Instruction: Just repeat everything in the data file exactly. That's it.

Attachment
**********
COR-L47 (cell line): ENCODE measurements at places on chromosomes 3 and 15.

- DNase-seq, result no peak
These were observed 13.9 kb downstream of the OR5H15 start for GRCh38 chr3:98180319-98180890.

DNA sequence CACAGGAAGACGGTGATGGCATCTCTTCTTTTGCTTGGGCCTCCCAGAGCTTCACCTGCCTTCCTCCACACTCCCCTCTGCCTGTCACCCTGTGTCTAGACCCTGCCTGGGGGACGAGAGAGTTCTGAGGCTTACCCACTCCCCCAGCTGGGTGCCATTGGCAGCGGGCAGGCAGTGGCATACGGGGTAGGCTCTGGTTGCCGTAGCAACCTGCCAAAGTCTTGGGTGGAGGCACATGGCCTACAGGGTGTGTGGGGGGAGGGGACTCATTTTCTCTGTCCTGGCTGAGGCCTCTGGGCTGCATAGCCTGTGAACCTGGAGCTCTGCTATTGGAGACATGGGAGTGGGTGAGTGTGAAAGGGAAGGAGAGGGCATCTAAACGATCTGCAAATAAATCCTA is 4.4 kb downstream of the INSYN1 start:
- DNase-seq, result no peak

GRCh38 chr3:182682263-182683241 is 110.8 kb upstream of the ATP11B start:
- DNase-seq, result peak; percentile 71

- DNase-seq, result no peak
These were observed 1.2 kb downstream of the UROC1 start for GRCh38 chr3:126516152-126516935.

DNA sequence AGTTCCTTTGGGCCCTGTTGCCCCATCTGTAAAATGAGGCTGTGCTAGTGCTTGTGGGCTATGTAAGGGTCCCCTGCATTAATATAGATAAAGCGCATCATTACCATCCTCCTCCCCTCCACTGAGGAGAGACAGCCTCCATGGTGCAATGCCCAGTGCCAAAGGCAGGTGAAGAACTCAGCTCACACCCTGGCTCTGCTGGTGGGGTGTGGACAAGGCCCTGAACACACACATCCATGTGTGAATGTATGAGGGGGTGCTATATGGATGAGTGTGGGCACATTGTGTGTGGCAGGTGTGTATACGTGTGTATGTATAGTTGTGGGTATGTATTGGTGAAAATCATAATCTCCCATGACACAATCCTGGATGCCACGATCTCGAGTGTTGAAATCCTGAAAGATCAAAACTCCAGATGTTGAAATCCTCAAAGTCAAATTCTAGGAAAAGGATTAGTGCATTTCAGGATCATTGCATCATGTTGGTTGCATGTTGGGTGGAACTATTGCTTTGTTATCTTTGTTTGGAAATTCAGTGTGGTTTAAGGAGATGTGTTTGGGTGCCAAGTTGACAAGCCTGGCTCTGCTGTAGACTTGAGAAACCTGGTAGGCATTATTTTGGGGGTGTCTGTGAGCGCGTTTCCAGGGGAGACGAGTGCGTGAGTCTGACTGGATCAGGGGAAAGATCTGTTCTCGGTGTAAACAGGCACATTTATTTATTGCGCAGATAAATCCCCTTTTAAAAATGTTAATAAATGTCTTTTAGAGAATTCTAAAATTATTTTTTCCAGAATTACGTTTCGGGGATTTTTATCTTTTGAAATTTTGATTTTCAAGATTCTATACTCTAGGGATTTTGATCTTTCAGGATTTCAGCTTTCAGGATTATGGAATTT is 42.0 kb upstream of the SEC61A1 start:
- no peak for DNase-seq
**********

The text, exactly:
COR-L47 (cell line): ENCODE measurements at places on chromosomes 3 and 15.

- DNase-seq, result no peak
These were observed 13.9 kb downstream of the OR5H15 start for GRCh38 chr3:98180319-98180890.

DNA sequence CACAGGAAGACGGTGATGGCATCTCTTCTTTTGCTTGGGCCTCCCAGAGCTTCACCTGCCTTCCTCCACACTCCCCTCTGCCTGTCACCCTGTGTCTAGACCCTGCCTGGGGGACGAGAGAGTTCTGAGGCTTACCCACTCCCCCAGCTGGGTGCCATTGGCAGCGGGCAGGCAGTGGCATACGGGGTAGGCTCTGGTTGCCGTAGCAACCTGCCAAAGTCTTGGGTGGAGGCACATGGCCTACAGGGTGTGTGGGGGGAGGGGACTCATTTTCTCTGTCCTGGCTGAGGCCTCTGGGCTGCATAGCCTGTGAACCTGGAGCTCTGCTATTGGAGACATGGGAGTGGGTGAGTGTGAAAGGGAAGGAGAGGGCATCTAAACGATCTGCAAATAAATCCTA is 4.4 kb downstream of the INSYN1 start:
- DNase-seq, result no peak

GRCh38 chr3:182682263-182683241 is 110.8 kb upstream of the ATP11B start:
- DNase-seq, result peak; percentile 71

- DNase-seq, result no peak
These were observed 1.2 kb downstream of the UROC1 start for GRCh38 chr3:126516152-126516935.

DNA sequence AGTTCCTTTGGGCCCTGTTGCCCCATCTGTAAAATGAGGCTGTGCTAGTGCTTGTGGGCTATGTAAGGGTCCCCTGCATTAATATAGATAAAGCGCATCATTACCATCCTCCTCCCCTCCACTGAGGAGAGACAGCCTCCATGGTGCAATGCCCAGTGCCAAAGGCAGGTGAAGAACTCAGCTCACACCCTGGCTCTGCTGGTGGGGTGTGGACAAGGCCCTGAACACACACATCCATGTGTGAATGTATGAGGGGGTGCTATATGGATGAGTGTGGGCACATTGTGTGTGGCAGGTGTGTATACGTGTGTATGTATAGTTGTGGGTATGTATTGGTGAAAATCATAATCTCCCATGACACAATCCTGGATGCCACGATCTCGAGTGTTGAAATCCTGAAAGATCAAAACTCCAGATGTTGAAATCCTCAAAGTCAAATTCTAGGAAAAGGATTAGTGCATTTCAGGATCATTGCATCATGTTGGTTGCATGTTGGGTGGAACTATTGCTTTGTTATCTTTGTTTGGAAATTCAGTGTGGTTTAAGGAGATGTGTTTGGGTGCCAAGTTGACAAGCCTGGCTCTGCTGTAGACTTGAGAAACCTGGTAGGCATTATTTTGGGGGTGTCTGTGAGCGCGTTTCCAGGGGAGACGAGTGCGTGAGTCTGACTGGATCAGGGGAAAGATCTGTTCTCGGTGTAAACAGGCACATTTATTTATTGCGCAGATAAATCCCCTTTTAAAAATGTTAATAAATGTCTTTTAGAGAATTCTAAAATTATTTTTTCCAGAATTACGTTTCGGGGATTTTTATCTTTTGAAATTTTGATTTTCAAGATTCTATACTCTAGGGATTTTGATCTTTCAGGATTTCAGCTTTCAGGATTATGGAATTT is 42.0 kb upstream of the SEC61A1 start:
- no peak for DNase-seq